Sunday, April 22, 2012

Haunted House

Driving down a back highway on a cold rainy day with windshield wipers going and heat on high, I come across this incredibly dilapidated, abandoned house that looks like something from a Hollywood horror flick.  

With camera in hand and nobody around to deter me, I decide to venture in.  I step through the open doorway and my eyes adjust to the dim interior.  The smell of porcupine feces is overwhelming.  I choose each step carefully, mindful that the next one might cause me to plunge through the rotting floor;  large holes reveal a deep, dark cellar that I'd prefer not to visit.   

I glance up the stairway to the second floor where a dim light glows and reminds me of a scene from the Exorcist.

Moving to what was once a kitchen, I tilt my head to clear the cobwebs that stretch across the doorways.  In every direction, the walls, ceilings and floor are missing large chunks and look as though they are about to collapse.  A damp, cold wind blows through open windows that once held panes of glass.  Now, thick vines, like tentacles of a beast, wrap the house and reach in through openings as though they are searching for the inhabitants.  

And yet in all this, I see remnants of a family that loved their home; rotting remains of expensive wallpaper and delicate wood mouldings that once decorated a family's home.  

With a collections of photos in hand, I decide not to push my luck further and instead depart.  As I drive away, I picture a family living in this home, Christmas dinners and family get togethers, and I wonder how a home could have become this.

Thursday, April 12, 2012

A return to film

This evening was an exciting time for me as I processed my first roll of Ilford HP5+ 120, medium format film.  I shot film many years ago but always had a lab process it.

Getting back into it with medium format film, I wanted to own the entire process from the shoot to the print.  The image was captured with my Pentax 645N and then processed in my kitchen.  My bathroom served as the darkroom for handling the film prior to processing and then again for hanging the film to dry after processing.

Doing this reminds me of how "easy" digital is.  You really have to work with film, especially if you process it yourself.  Unlike digital, you get zero feedback from your camera at the time of the shoot.  You carefully meter the lighting in the scene, set exposure for the lighting conditions and depth of field, and hope that you got it right.  When the whopping roll of 16 exposures in finished, you spend a few hours getting the chemicals mixed, measured and to temperature.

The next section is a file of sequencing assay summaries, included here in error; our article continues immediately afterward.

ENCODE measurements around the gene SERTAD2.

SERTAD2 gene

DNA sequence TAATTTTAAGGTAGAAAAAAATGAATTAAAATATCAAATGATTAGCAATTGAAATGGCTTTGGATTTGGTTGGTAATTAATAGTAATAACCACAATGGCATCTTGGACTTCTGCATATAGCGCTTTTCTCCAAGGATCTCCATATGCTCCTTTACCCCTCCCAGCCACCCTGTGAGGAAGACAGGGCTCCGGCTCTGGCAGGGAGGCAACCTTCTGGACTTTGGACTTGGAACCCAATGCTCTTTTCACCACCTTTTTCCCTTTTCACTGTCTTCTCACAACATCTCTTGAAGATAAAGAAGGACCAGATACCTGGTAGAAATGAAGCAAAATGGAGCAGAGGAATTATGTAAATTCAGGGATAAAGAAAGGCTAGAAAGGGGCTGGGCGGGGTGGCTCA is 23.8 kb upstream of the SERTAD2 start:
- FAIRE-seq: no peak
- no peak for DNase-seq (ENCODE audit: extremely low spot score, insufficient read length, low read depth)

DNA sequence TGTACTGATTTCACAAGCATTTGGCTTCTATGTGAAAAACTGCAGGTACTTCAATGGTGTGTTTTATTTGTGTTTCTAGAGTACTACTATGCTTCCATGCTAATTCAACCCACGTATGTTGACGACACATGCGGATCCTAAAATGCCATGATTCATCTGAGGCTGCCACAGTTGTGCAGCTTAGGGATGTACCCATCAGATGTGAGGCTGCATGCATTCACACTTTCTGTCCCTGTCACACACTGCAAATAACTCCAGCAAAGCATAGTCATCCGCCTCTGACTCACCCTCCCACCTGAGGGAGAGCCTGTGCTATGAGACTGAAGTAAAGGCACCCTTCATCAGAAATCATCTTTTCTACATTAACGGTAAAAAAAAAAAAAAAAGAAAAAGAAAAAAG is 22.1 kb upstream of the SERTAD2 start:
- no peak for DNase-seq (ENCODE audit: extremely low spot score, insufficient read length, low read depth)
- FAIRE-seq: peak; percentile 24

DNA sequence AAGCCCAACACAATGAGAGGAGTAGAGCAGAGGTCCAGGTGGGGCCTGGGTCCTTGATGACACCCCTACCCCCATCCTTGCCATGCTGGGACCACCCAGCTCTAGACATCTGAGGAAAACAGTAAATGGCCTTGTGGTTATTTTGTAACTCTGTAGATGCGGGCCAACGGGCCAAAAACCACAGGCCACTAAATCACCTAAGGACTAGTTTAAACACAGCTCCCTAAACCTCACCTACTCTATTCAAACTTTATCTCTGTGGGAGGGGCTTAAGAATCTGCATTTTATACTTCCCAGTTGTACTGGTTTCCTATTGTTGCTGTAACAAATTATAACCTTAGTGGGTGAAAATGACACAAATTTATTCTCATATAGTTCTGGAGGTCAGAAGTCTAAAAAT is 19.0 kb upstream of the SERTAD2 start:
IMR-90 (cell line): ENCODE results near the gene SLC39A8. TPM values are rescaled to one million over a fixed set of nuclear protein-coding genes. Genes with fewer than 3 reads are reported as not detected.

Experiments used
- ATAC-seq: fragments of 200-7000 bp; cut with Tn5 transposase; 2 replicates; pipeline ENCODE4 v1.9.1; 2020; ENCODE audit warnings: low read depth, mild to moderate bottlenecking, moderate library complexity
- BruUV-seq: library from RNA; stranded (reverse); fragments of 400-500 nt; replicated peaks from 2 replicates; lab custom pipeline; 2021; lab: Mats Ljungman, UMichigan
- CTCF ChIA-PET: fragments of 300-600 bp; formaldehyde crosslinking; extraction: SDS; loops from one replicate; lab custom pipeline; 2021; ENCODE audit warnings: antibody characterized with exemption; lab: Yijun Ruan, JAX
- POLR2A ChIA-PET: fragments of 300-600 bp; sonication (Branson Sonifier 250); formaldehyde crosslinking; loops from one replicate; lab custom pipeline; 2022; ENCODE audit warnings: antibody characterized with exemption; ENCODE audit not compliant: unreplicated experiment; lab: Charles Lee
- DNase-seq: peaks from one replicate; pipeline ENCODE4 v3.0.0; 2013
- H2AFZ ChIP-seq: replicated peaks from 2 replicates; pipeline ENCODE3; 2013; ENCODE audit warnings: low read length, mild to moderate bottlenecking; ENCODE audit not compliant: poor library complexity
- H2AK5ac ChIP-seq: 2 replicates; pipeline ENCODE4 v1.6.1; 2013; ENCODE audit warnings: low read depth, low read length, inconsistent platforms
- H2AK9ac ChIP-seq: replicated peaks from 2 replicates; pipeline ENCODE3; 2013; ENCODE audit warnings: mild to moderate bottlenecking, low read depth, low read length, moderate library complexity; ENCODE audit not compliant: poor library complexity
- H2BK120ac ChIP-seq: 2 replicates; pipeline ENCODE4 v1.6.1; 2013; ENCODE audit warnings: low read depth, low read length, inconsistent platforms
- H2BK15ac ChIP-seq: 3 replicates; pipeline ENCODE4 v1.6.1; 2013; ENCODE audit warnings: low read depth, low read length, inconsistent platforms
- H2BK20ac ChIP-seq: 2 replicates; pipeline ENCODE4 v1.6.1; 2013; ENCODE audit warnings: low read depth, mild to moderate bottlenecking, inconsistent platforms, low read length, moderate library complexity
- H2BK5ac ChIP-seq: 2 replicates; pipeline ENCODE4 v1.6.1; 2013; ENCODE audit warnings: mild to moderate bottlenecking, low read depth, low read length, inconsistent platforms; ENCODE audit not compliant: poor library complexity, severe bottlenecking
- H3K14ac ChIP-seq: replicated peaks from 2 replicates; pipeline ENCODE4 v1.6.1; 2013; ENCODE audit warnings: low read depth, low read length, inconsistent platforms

With everything ready, you head into the dark and fumble around unloading a reel of film and loading it into the processing tank while completely blind; the entire process is by feel.  I have a hard time finding things in the light ... you can just imagine with the lights out!

With high hopes of having gotten it right, you return to the light and begin the processing.  If everything went well, another 1/2 hour or so of careful timing and swishing chemicals yields a magical experience; the roll of film is unrolled and images appear as negatives.  With another few hours for drying, they're ready to be cut and taken to the scanner.

All in all it takes several hours to get 16 images.  And, like every shoot, many of them aren't great.  So out of 16 shots, you hope that you have a few good ones.  And, when you do, it makes it all worthwhile.  Knowing the work that goes into 16 frames, it sure does slow you down, and that makes you a better photographer (at least that's the theory!)

This was the very first image that I scanned from the first roll processed.  There is definitely a distinct look to film that I enjoy and the process is something fun!  

Wednesday, April 11, 2012

Childhood Innocence

Pictured here is the wonderful innocence of childhood.  At not even three years old, my lovely niece sits by window light and I am granted brief seconds where her endless energy is stilled and a moment is captured.

Friday, April 6, 2012

Blue Scilla at sunset

About the size of a dime, these tiny flowers are a sure sign of spring.  As a warm sun turns browns to greens, these saturated purple flowers pop through a carpet of new grass. Seen here is a single flower in the setting sunlight.

Thursday, April 5, 2012

The Artist

She sits patiently laying down layer after layer of acrylic on canvas, creating just the right shapes, colours, textures and shades to fulfill the vision that is in her mind.

Monday, April 2, 2012

A beautiful moon

I've shot the moon many times before but tonight it just grabbed me again.  There's just something awe inspiring about staring up at a giant floating rock.